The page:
Changing beneficiaries on your 529 plans

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Q. I have a college freshman and his college will cost $45,000 a year for the next three years. His 529 Plan only has $100,000 left in it, which isn’t enough. I also have a 14-year-old with $150,000 in his plan. Should I change the beneficiary to let the younger one’s plan pay for the balance of the older one’s education, and then worry about borrowing for the younger one later?
— Working it out

A. You’re living through what many 529 plan owners with multiple children consider.

It’s a sound approach, said Frani Feit, a certified financial planner with Tradition Capital Management in Summit.

Feit said the benefit of a 529 plan is to grow assets invested for qualified education expenses. When the money is withdrawn, there is no federal or state tax on these funds.

“By changing the beneficiary of the younger child’s plan to the current college freshman, you continue to utilize current, designated education specific funds,” she said.

Given that you have four-plus years to save additional money for the younger child, you should continue to invest to make up for the anticipated tuition shortfall,” Feit said.

This can be accomplished in a taxable account or you can continue to add to a 529 plan – especially if the state plan they use offers a state income tax deduction for the contributions, she said.

New Jersey doesn’t offer that deduction.

“Logistically, the parents can roll over a portion of the funds from the younger child’s plan to the college student’s 529, but need to be mindful of the amount needed as rollovers for the same beneficiary are permitted once during a 12-month time frame,” Feit said.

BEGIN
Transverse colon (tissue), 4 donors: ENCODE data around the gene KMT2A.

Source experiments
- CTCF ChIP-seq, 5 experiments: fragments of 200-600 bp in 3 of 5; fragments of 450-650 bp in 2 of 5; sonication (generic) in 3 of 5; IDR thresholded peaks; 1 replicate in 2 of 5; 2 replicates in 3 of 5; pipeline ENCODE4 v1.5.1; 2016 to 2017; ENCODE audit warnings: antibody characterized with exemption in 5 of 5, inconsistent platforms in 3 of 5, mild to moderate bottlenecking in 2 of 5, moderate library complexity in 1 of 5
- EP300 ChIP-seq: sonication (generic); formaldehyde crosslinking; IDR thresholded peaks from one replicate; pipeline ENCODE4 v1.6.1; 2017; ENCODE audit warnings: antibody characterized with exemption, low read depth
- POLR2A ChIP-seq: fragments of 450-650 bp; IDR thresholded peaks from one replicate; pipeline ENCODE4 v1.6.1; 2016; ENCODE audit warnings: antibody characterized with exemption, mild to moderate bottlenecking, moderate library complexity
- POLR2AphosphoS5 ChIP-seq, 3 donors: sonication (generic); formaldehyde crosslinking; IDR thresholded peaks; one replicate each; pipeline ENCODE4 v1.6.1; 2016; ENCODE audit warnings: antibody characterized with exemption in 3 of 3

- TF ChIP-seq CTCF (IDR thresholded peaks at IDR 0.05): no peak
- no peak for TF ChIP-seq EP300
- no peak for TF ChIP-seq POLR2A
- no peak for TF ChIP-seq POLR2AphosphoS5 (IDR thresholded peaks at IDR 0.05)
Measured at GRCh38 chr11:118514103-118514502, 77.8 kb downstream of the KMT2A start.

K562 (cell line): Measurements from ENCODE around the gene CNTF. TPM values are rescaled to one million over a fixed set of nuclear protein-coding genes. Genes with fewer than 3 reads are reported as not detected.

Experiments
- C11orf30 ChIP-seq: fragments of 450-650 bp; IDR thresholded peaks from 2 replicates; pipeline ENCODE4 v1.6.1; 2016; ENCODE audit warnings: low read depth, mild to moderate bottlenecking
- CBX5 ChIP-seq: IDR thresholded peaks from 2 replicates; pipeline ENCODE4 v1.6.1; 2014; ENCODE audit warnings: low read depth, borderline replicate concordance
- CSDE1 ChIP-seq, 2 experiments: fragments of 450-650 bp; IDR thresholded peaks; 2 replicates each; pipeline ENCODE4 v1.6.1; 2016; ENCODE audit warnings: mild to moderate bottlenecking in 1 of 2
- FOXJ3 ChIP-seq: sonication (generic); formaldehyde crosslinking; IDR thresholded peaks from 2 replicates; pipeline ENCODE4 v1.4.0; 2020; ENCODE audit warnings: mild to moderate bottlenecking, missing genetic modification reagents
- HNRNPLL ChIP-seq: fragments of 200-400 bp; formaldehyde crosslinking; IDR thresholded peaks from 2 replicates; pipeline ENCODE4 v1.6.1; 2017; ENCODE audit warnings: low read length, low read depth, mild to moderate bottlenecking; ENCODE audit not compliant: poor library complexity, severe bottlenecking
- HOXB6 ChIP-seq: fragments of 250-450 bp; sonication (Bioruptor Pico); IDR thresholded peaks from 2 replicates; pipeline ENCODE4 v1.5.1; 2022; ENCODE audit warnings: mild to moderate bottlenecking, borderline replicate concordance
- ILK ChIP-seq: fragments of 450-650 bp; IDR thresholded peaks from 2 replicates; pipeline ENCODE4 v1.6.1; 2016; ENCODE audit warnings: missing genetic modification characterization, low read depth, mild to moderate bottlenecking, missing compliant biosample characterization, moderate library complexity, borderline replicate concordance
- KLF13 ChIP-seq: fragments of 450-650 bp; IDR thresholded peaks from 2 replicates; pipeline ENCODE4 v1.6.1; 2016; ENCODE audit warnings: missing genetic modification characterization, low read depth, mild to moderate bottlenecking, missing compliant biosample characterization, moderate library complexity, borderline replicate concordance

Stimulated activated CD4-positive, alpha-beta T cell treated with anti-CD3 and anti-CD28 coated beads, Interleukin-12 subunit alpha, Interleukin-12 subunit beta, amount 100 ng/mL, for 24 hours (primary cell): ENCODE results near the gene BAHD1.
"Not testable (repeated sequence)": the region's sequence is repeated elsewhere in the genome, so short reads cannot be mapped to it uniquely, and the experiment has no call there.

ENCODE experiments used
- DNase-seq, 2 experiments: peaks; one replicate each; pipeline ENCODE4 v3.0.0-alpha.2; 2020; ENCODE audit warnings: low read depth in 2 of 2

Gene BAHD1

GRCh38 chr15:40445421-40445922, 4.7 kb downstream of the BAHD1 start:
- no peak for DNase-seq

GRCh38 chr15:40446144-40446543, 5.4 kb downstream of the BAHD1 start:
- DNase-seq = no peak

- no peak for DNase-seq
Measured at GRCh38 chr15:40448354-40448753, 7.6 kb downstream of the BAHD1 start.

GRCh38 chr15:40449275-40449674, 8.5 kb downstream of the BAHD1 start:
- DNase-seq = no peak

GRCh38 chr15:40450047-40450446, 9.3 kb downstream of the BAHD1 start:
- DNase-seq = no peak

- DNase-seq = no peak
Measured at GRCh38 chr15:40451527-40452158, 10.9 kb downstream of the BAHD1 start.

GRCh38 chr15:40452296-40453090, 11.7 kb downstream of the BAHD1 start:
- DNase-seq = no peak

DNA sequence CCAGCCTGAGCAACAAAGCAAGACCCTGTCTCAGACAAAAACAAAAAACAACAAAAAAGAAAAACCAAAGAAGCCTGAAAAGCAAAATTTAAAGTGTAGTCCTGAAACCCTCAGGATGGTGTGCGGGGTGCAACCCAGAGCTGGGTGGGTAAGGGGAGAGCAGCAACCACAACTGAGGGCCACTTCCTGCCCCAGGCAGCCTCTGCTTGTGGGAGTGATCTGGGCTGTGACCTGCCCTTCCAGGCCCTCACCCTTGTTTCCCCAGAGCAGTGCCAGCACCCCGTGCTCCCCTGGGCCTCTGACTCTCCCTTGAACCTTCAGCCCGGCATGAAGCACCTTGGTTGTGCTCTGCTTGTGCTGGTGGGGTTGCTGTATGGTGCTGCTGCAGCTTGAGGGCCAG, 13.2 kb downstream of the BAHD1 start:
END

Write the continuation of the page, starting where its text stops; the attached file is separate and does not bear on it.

Each 529 plan has some unique characteristics so it’s important to check with the plan sponsor when making a change, she said.

Another consideration is what would happen if your 14-year-old decides not to attend college.

“The earnings growth is subject to income tax plus a 10 percent penalty and any funds withdrawn contain a pro-rata allocation of both principal and earnings,” Feit said. “The penalty is not assessed if the 529 beneficiary receives a scholarship, is disabled, dies or attends a U.S. military academy, however, income taxes still apply.”

When thinking about college costs, Feit said, 529 plan updates now allow funds used to pay for computers, related equipment and internet access to be considered as qualified educational expenses. There are exceptions: sports and gaming software are a no-go and bundled cable provider services need to be broken out, she said.

“Bottom line in this scenario, use the 529 funds to pay for college and continue to save for the difference,” she said.

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This story was first published in May 2017. presents certain general financial planning principles and advice, but should never be viewed as a substitute for obtaining advice from a personal professional advisor who understands your unique individual circumstances.